Over the past month, Gazprom has been making subtle efforts to restore key aspects of the previously cancelled South Stream pipeline project, signing roadmap agreements with Bulgaria, Serbia and Hungary. The Russian energy major and Austria’s OMV are also reportedly in talks for its inclusion in this prospective project.
The newly proposed framework would have a lower capacity than what was originally planned for South Stream, but would allow Moscow to increase its gas supply to the Balkans and Southern Europe. Support within the European Commission (EC) for the Nord Stream 2 pipeline puts the organization in a difficult position politically to mount another pressure campaign to kill the pipeline a second time. Western European backers of Nord Stream 2, even prior to news of a potentially revived South Stream, were already accused of having a double-standard on Russian gas projects.
Gazprom has been sowing the seeds for a revived South Stream across Eastern Europe for a number of months. Its gas deliveries to Serbia are up by 42.2% (helping Russia’s case for capacity increases). On June 3, Gazprom signed a memorandum to expand Serbia’s Banatski Dvor gas storage facility (which services Serbia, Hungary as well as Bosnia and Herzegovina and which also played a role in the initial South Stream design). And, more broadly, a number of discussions have been taking place with the effected countries to gauge interest levels.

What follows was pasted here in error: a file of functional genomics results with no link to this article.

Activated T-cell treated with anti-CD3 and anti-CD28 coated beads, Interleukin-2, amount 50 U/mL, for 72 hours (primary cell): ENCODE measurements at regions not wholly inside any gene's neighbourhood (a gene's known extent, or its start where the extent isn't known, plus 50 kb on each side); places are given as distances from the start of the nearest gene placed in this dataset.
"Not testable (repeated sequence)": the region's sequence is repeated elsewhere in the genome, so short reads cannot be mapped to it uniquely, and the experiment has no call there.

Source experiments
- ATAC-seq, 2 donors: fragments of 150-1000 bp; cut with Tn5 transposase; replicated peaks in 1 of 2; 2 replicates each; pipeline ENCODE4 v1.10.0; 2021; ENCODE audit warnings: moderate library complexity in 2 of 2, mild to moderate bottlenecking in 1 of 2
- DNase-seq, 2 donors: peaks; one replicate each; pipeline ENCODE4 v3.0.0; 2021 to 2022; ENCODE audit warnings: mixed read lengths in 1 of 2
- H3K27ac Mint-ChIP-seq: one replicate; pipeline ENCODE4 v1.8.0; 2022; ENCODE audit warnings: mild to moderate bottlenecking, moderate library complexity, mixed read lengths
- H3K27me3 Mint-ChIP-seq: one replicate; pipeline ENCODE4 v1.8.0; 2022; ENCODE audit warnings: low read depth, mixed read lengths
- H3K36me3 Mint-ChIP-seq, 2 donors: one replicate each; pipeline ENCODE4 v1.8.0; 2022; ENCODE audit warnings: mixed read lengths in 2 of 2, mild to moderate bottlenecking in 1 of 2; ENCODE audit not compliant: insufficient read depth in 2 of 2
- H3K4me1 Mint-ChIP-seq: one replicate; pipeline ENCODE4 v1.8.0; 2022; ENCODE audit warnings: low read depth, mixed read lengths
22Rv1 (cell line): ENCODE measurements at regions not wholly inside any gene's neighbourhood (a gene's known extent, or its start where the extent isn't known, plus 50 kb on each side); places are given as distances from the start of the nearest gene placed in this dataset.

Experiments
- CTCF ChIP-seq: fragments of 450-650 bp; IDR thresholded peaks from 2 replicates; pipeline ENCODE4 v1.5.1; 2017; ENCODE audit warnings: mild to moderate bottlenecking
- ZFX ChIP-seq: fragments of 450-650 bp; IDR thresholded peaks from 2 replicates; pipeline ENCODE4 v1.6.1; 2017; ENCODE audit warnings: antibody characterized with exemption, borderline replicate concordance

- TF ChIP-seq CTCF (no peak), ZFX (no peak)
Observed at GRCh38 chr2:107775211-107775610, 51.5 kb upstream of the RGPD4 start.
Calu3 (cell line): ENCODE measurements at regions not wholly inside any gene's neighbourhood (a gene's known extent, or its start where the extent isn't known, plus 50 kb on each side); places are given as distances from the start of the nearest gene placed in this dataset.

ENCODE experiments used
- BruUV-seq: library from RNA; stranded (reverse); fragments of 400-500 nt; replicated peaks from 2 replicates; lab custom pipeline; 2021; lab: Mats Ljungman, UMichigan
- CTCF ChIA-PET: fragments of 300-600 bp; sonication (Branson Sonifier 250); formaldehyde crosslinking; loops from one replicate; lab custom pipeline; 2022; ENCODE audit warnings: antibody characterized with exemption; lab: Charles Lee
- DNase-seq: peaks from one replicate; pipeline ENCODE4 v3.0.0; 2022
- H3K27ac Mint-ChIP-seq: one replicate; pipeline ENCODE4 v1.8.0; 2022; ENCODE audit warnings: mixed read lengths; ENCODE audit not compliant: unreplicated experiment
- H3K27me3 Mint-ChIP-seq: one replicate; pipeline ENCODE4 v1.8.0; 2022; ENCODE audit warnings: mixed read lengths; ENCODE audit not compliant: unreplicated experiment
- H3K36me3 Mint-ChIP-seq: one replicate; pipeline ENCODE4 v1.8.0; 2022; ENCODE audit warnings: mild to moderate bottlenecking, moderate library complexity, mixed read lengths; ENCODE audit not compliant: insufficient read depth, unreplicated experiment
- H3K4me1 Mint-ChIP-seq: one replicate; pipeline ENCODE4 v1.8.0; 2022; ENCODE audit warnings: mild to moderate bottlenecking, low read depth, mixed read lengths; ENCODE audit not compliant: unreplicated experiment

Moscow has been pursuing a number of options through which it can increase its gas supplies to Southern Europe in recent months, but the path and constituent parts of South Stream have long been a strategic prize for Moscow. Beyond the purely energy security concerns held by the EU over its original configuration, however, were also numerous reports of Russia seeking to leverage the project as a means to spread influence, including via illicit activity, in the effected countries. Cheap gas, major construction projects and transit revenues all play a role facilitating greater Russian influence as a byproduct of this project.
If a revived South Stream pipeline is added to Russia’s list of energy projects, these concerns would surely emerge once again.